An example of 20-story reinforced concrete (RC) moment frame structures is illustrated for seismic evaluation and collapse prediction by using this procedure. The results of seismic evaluation are compared with those obtained by traditional evaluation method, which is time-history dynamic analyses and the results of collapse prediction are also verified by those obtained by IDA and ACMR. The comparisons conclude that, even without cumbersome and intensive time-history analyses, this procedure based on PBPD energy balance concept has good agreement with the methods in current practice.

2. Energy balance concept

Compared to traditional design method, the target roof drift and designated yield mechanism are employed in the PBPD method at the beginning of design. These two key parameters are associated to the level and allocation of damages in a structure under seismic excitation, respectively. In traditional design procedure, the design base shear is usually given by design spectrum in the codes; while in the PBPD method, the design base shear is determined by equating the work necessary to monotonically push the structure to the target drift to the energy required by an equivalent EP-SDOF to achieve the same state (Fig. 1) for a specified hazard level. In addition, distribution of lateral design forces is also related to the structural response and it is simply a function of building height and period in the codes, which is unrealistic regarding complex inelastic and nonlinear behavior. Thus, a rational lateral forces pattern is then proposed in the PBPD method by relative distribution of ultimate story shears according to inelastic dynamic response results [6]. Detailing of structural members is then performed by traditional plastic design consistent with the initial designated yield mechanism.

The energy balance concept which is used to determine the design base shear is derived herein, since this equation can be further applied for evaluation and prediction purposes. More comprehensive discussion of the PBPD methodology can be found elsewhere [7].

Fig. 1. Balance of input and absorbed energy by a given structure

 Balance of input and absorbed energy by a given structure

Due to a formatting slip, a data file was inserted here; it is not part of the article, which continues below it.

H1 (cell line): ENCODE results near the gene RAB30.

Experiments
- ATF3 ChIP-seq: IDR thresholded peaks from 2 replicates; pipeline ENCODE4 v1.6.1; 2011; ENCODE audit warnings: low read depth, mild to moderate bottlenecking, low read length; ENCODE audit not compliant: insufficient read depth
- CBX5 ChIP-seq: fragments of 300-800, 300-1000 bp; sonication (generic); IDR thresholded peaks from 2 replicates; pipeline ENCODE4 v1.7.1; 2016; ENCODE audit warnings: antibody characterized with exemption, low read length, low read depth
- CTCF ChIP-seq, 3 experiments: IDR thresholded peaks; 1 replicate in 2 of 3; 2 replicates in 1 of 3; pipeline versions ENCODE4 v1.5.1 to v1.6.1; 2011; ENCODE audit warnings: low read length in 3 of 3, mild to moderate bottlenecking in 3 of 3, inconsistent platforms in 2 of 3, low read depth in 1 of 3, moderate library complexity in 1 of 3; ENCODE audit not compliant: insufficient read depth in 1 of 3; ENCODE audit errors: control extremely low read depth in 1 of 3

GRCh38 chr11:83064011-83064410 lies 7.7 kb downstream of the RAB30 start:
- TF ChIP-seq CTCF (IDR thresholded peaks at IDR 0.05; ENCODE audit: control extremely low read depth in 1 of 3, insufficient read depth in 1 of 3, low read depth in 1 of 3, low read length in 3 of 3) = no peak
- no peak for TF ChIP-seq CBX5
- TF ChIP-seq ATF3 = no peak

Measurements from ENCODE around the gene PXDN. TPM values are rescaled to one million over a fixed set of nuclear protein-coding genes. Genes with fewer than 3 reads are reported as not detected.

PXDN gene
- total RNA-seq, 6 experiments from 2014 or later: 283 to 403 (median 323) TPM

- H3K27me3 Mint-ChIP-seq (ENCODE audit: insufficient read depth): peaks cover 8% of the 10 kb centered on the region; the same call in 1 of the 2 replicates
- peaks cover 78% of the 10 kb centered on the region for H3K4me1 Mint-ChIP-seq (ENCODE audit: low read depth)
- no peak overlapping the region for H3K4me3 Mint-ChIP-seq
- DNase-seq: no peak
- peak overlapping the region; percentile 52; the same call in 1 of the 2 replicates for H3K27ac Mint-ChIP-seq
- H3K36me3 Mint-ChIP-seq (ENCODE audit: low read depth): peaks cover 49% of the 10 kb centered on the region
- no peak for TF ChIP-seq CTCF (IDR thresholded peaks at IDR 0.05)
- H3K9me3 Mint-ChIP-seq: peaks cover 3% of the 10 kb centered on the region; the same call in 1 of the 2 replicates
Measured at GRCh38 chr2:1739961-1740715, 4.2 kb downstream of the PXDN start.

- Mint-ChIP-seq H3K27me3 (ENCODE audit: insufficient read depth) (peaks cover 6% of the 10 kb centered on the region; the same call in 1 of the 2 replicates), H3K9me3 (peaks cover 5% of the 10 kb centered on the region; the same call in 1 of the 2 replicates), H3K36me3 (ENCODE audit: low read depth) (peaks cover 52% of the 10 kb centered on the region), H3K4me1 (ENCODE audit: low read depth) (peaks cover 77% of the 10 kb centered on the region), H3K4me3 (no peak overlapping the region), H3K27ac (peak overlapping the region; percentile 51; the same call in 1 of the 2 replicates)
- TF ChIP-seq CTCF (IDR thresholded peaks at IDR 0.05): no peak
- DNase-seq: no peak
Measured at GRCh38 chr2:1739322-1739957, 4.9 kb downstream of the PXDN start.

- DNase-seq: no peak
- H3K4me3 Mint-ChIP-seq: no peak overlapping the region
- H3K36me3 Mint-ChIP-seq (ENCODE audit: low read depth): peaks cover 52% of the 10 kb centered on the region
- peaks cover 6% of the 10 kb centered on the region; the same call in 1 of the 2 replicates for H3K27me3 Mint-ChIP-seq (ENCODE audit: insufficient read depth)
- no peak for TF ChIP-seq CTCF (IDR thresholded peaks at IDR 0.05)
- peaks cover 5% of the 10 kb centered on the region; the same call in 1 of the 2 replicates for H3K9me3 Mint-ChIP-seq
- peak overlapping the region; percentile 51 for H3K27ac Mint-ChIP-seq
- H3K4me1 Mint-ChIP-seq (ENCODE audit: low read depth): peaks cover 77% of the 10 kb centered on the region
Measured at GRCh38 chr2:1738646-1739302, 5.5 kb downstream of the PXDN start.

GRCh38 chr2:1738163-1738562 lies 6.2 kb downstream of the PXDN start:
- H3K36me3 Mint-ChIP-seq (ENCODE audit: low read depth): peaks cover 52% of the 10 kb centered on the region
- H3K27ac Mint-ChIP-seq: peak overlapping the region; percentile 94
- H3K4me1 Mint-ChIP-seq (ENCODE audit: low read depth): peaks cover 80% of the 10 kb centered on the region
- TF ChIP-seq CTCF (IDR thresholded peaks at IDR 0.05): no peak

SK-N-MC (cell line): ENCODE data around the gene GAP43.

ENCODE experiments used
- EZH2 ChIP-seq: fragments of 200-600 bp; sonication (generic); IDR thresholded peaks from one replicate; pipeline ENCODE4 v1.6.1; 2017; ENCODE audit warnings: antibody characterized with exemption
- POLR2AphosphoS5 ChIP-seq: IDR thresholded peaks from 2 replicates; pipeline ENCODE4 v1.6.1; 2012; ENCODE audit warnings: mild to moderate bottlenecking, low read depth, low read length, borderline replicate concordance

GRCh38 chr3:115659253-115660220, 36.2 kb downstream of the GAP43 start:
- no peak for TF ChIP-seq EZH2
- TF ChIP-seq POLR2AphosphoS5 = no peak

a)

 Balance of input and absorbed energy by a given structure

b)

3. Determination of design base shear

As mentioned earlier, the energy balance concept is used to determine the design base shear for certain hazard levels. It can be derived by equating the work necessary to push the structure to the target roof drift with the energy needed in a structure of an equivalent SDOF system to achieve the same state. Assuming a perfectly elastic-plastic (EPP) force displacement response of the oscillation system, this equation can be expressed as:

(1)
E e + E p = γ 1 2 M S v 2 = 1 2 γ M T 2 π S a g 2 ,

where Ee is the elastic component and Ep is the plastic component of the energy (work) needed to push the structure up to the target drift. Sv is the spectral velocity obtained from the elastic response spectrum; Sa is the pseudo spectral acceleration; T is the structure natural period; and M is the structure total seismic mass. In the PBPD method, the input energy is equal to a coefficient of the equation proposed by Housner [4], called the energy modification factor, γ. γ is the function of the structural ductility factor (μs) and the ductility reduction factor (Rμ). γ can be calculated as following:

(2)
γ = 2 μ s - 1 R μ 2 .

As shown in Fig. 2, the spectra for EP-SDOF suggested by Newmark and Hall [8] is adapted to relate Rμ and μs thanks to its simplicity. Thus, γ can be calculated from Eq. (2) are shown in Fig. 3 [9]. It is noted that any inelastic spectra for EP-SDOF can be adapted as preferred [10].

Fig. 2. Idealized inelastic spectra by Newmark and Hall for EP-SDOF [7]

 Idealized inelastic spectra by Newmark and Hall for EP-SDOF [7]

Fig. 3. Energy modification factor, γ, versus period

 Energy modification factor, γ, versus period

The work energy equation can be further organized as the following:

(3)
1 2 W g T 2 π V y W g 2 + V y i = 1 N λ i h i θ p = 1 2 γ W g T 2 π S a g 2 ,

or:

(4)
V y W 2 + V y W h * θ p 8 π 2 T 2 g θ p - γ S a 2 = 0 .

By solving the Eq. (4) for Vy/W, the design base shear force in the PBPD method can be obtained as below:

(5)
V y W = - α + α 2 + 4 γ S a 2 2 ,

where α is a dimensionless parameter given by:

(6)
α = h * θ p 8 π 2 T 2 g ,